Let Girls Learn is a U.S. government-wide initiative launched by the President and First Lady that seeks to help the more than 62 million girls around the world who are not in school– half of whom are adolescent – go to school and stay in school. These girls have diminished economic opportunities and are more vulnerable to HIV/AIDS, early and forced marriage, and other forms of violence. Yet, when a girl receives a quality education, she is more likely to earn a decent living, raise a healthy, educated family, and improve the quality of life for herself, her family, and her community.

A key part of Let Girls Learn is to encourage and support community-led solutions to reduce barriers that prevent adolescent girls from completing their education.

62 million girls michelle obama

I can relate with Michelle Obama’s tweet. I can’t say for sure, but I think that going to an all girls college helped my confidence and I wonder if I would have had the same experience at a co-ed school.

This is my tweet:

62 million girls tweet

I don’t remember much about what I actually learned in school, but I learned how to find and utilize any information that I need to do anything I need to do. I can’t pinpoint the time that I really started to believe in improving education, but I always believed in telling the truth and that all kids deserve a great education. I want them to have more guidance than I had, better teachers, and more hope than I had in school. I feel like college gave me those tools to learn how to gain the information and knowledge I need to be successful – its about process, not content. That’s what I want kids to learn – how to do great things, so that when they are ready, they will know what to do!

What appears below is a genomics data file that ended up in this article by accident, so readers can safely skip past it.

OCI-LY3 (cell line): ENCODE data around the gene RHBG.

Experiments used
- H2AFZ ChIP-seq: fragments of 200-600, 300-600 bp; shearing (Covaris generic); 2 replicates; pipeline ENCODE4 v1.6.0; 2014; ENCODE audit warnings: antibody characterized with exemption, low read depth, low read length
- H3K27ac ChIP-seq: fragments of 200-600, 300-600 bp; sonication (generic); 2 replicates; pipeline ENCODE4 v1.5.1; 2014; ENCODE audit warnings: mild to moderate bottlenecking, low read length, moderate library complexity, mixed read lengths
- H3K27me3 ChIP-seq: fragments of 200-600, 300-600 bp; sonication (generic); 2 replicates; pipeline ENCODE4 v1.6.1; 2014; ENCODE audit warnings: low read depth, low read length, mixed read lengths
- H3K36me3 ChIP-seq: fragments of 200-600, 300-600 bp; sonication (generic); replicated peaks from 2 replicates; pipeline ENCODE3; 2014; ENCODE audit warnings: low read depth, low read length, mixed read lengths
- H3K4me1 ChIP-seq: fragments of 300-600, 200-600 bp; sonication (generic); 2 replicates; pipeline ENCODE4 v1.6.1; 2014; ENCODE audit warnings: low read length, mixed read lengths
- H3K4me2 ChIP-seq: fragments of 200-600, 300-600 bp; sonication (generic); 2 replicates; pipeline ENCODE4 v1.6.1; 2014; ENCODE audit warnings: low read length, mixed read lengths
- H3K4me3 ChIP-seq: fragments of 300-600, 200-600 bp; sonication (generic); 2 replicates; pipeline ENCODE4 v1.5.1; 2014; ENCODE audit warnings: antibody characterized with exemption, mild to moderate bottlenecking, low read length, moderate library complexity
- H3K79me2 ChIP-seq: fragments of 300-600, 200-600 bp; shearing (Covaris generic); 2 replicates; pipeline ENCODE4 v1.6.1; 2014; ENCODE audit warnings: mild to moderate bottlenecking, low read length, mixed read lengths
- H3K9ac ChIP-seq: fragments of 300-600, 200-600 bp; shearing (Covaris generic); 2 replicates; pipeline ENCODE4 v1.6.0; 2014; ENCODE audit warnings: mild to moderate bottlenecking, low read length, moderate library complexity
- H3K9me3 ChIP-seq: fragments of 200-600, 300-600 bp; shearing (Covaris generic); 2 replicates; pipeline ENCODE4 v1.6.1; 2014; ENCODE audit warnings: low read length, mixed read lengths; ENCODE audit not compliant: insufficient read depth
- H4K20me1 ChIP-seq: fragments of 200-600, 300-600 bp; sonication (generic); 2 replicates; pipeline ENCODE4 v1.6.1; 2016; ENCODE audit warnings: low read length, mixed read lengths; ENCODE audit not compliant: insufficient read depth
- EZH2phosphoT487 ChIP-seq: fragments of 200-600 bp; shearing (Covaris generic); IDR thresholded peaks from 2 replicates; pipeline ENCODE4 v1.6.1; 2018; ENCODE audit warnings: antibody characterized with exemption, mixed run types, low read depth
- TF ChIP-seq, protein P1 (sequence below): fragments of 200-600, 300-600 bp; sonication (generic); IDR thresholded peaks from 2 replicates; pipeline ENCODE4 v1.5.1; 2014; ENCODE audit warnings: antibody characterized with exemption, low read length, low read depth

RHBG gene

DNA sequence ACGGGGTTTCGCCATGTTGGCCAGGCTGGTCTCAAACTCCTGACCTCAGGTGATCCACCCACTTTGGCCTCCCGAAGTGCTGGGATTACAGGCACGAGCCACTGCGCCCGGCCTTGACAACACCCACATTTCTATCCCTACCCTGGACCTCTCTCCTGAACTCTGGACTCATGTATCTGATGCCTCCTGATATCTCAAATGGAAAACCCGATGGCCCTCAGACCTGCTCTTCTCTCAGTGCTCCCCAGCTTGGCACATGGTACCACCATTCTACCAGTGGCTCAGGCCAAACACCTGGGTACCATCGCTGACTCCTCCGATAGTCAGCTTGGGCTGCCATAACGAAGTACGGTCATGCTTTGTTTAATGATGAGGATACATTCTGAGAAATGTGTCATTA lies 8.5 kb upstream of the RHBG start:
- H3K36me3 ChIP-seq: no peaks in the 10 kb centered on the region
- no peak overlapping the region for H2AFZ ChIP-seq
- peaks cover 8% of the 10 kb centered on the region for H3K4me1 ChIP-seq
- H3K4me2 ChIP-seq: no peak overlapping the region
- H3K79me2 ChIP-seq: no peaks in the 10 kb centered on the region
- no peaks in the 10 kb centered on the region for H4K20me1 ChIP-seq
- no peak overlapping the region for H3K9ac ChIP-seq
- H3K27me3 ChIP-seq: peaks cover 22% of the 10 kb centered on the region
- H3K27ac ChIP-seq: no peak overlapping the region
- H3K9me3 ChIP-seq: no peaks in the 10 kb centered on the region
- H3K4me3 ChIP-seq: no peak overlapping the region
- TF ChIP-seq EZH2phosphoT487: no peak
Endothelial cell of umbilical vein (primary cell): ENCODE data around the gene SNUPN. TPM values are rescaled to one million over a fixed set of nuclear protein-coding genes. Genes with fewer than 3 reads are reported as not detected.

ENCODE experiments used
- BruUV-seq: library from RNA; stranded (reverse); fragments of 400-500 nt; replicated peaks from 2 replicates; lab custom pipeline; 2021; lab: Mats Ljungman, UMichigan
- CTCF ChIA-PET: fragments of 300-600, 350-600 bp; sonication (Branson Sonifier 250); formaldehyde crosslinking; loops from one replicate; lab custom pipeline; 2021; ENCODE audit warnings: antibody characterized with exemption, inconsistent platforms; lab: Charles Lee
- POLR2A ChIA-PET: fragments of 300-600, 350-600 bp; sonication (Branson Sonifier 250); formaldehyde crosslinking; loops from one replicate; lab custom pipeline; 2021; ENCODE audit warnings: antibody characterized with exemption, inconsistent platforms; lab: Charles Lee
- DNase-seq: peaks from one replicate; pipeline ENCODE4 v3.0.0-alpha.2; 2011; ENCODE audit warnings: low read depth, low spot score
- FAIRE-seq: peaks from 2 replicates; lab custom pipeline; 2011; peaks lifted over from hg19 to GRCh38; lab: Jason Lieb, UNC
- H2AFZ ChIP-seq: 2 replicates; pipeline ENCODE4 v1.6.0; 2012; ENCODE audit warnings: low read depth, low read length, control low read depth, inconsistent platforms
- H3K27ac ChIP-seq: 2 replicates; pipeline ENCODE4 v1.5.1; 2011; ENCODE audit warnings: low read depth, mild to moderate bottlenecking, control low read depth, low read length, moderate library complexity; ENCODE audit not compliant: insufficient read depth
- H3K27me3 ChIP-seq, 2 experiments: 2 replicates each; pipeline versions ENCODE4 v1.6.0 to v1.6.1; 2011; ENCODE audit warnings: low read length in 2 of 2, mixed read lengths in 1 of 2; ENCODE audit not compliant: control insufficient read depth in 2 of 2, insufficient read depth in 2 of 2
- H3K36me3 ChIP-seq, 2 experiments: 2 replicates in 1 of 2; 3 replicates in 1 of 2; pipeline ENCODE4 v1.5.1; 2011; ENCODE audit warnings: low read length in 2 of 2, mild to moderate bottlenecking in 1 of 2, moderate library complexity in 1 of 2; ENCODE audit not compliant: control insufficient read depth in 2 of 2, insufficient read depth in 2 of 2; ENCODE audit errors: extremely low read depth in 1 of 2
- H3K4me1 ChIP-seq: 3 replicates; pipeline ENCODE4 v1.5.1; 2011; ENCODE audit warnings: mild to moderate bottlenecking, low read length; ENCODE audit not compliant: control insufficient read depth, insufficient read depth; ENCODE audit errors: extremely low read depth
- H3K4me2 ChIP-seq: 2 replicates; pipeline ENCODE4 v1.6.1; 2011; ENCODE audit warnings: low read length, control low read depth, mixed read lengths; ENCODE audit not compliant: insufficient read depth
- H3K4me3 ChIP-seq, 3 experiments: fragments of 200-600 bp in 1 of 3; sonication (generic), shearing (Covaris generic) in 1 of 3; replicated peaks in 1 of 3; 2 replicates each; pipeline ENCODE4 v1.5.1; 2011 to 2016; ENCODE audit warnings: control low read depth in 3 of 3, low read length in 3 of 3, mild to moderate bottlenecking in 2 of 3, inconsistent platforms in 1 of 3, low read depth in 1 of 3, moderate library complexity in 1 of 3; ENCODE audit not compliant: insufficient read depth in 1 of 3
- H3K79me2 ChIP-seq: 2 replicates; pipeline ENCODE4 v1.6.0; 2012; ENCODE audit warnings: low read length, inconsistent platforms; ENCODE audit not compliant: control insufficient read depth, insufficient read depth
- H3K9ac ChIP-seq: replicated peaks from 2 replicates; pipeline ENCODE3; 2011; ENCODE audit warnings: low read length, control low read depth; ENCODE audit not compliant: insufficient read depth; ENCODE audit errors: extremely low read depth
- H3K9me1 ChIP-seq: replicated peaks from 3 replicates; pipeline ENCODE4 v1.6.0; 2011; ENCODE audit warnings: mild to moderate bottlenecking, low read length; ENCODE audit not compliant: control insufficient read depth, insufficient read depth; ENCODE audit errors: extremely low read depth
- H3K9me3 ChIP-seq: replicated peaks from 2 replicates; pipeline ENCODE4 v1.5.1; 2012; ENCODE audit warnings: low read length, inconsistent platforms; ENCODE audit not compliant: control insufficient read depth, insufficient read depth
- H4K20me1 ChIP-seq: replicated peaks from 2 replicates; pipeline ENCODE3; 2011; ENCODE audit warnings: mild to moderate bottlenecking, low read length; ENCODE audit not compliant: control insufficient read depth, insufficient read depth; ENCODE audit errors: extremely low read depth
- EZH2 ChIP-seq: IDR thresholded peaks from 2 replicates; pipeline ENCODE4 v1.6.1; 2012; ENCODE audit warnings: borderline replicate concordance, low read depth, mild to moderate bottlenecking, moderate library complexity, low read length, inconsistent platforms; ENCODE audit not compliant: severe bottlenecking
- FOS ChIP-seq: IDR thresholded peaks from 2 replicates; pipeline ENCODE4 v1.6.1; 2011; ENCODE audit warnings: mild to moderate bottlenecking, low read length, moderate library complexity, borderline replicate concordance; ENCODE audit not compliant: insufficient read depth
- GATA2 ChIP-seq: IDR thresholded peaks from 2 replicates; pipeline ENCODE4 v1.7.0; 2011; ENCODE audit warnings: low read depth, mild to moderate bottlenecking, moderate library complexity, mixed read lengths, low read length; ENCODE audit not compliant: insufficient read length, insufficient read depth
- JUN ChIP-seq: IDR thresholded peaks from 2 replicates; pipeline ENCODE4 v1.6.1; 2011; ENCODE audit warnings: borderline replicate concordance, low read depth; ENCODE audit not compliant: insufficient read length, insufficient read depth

Three of the World’s smartest teens from Georgia

Three of the World’s smartest teens from Georgia

This FB post came across my newsfeed and I had to read it.

teen triple majors at Morehouse

It’s amazing that a teenager can get three majors at Morehouse College and graduate from Medical School by the age of 22. And his picture looks so young! I’m impressed – and from Georgia! We spend a great deal of time talking about how we often aren’t meeting our kids educational needs, it’s good to see our successes. Here is Stephen R. Stafford II’s story from the World’s 50 Smartest Teens from 2013:

You will find Stephen R. Stafford II’s Facebook page fascinating enough. While many teens his age are skimping homework for Facebook time, Stephen is earning credits toward his triple major — pre-med, computer science, and mathematics — at Morehouse College in Atlanta.

Stephen started at Morehouse College at 11 years of age because his mother, who was homeschooling him, could not keep up with his potential. The college student is also a talented classical pianist; he began to play the piano at the age of two.

When asked about his exceptional abilities, the teen replies: “I’m just like any other kid. I just learn very, very quickly.”

Due to a Georgia law which requires a student to be 16 to graduate from high school, Stephen will receive his high school diploma one year before he receives his college degrees. The talented teen intends to go on to Morehouse’s School of Medicine, specializing in obstetrics and infertility.

He should graduate from medical school when he is 22.

Here are two more stories of awesome GA students:

Sitan “Stan” Chen, 17, Georgia, USA

In 2011, Sitan Chen won third prize, a modest $40,000, in the Siemens Competition in Math, Science & Technology for research that advanced studies in mathematical graphs and how computers multi-task data.

The 2011 win followed Sitan’s win in 2010 at the same competition. Sitan managed a team which shared the $20,000 prize for solving a math challenge which reportedly stumped mathematicians for 70 years. His double win set a record for Sitan as the first student in the 13-year history of the event to receive back-to-back Siemens Competition national awards.